4 WAYS TO EAT HEALTHY AT A SUMMER BBQ OR PARTY
Summer is coming, along with BBQs, family outings, picnics and parties.
Are you wondering how you are going to attend those and not eat what is there?
Have you been to BBQ or a party where there were so many yummy, fatty and junky foods around and everyone seems to be enjoying them so much?
You try to resist but you are hungry. What do you do?
Are you afraid to bring your own food?
Are you afraid to say no to what is on the table because you don’t want to offend anyone?
Are you afraid to bring a big salad or something to share with the group, fearing the host will get offended?
I have been there. I have been bringing my own food to functions for years! The main reason is because I am highly sensitive to food additives and preservatives. Packaged foods, sauces, msg, food colorings etc. They just do me in. I get very sick.
Here are 4 suggestions to get through a Summer BBQ, Party or Family Gathering:
1. Bring your own food
2. Bring a large salad or a dish of something to share with everyone
3. Eat before you go so you are not starving
4. Eat the food you like and leave what you don’t, and don’t make a big deal out of it
I expand on these below:
Bring Your Own Food
Bring your own gluten free bread, bring your own veggie burger or fish, bring a salad (all greens, quinoa, rice noodle, beans, rice, etc). There are so many varieties.
I have done this and yes, it is a little awkward at first, but you have to get over that. People will actually envy you because usually what you bring is very appealing (ok, some guys will not but the women tend to wish you brought some to share) and I bet there are a lot of people who wish they could eat what you brought.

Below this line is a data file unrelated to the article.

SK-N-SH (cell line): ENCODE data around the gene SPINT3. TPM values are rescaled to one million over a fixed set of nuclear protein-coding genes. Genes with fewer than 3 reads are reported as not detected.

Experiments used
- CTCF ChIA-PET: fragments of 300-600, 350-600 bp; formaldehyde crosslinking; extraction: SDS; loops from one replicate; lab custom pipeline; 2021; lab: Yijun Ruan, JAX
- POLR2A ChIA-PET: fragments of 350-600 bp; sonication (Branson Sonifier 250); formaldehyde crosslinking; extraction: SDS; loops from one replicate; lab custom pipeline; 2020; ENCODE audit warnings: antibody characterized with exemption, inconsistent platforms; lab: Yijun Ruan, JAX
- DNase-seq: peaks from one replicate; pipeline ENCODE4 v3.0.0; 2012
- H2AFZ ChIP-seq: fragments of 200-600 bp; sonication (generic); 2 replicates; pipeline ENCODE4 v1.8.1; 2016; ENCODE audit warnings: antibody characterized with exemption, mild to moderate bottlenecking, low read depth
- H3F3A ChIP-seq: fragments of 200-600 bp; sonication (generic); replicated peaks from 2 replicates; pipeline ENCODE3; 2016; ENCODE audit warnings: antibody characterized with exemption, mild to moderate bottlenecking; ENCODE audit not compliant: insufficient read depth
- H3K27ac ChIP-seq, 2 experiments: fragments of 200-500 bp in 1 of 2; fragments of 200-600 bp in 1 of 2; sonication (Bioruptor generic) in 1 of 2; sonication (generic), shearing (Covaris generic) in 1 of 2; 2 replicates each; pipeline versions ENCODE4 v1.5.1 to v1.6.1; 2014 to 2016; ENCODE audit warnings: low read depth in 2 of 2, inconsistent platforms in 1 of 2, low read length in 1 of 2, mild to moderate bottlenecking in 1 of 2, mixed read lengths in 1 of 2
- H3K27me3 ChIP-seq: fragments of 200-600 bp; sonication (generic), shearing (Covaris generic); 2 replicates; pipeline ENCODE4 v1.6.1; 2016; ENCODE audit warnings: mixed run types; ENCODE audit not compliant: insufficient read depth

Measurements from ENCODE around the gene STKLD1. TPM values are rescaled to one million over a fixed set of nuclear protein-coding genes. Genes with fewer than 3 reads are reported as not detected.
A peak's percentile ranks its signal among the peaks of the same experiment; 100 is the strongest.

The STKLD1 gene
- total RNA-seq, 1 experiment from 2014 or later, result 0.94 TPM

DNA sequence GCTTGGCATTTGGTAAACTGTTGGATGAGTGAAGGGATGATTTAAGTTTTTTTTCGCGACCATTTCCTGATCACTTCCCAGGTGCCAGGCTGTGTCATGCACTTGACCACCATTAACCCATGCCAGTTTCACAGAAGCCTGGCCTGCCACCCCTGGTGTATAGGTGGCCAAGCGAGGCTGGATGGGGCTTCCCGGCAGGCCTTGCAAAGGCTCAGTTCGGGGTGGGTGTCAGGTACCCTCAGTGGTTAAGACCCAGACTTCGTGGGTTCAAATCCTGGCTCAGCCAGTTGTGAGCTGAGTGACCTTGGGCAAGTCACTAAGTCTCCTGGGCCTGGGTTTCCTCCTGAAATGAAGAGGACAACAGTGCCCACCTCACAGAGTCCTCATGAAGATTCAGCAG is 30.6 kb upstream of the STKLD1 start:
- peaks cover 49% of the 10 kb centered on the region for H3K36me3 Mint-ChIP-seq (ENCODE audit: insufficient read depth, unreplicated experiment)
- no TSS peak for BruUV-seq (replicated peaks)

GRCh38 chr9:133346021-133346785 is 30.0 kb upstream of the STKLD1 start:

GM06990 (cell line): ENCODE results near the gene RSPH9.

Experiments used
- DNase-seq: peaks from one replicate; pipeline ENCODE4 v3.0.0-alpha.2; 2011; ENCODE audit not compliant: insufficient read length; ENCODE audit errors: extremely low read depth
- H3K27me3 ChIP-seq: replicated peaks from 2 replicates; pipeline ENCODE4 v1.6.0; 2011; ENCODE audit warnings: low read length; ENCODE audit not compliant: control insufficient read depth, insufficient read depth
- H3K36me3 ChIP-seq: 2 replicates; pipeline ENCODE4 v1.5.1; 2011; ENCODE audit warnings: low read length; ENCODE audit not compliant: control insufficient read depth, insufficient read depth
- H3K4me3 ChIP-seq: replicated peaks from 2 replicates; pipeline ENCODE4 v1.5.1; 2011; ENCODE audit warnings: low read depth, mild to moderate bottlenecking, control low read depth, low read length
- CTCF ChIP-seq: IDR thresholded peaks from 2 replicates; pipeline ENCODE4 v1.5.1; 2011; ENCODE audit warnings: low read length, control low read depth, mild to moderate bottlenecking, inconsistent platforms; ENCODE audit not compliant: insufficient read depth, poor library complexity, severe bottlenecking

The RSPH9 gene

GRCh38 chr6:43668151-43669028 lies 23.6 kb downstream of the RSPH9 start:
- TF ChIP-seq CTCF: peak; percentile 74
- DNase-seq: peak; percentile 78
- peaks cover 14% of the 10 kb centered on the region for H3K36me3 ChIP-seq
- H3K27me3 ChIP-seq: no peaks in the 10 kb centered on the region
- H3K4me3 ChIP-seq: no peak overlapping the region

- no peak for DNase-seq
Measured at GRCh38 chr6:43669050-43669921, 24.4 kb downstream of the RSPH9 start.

People actually view you as being well disciplined, healthy and in control (in a good way).
I have never had a bad reaction or experience when I have brought my own food.
Remember – your thoughts and the way you act will tell others how to treat you. Don’t feel you are doing something bad or wrong – they will pick up that vibe.
Do not feel “guilty” or continually apologize for bringing your own food. This can make people think you are doing something wrong.
Bring a Large Salad or a Dish to Share
I often do this. Yes, it is work and can be a bit of an expense, but it makes me feel good and I can tell you – people REALLY appreciate it. Especially the other women there who are also probably wanting something lighter and healthier. You may even find that your dish gets gobbled up by the others – so make sure you get some before others eat it all.
If you are doing this – make something that you feel most people would enjoy. Do not bring a huge dandelion salad – you get the point
Eat Before You Go
I often do this, even if I am bringing something.
When you get to a BBQ or party there is usually a wait before you eat and during that time they have a lot of appetizers and munchies around that are so tempting!
If there is a plate of cheddar cheese – I’m all over it.
Sure a couple pieces are fine but if you eat a lot of cheese, handfuls of potato chips, etc when you are not used to it – you will feel so crappy, as well as taking in a lot of “bad” calories
I eat just enough before I go so I am not real hungry when I get there.
Makes it easier to nibble on veggies or have just a bit of the “junk” food without overeating
You could also bring a smoothie to sip on which will help to fill you up.
You could bring a healthy appetizer to share, giving others a healthy alternative as well as you having something you can eat.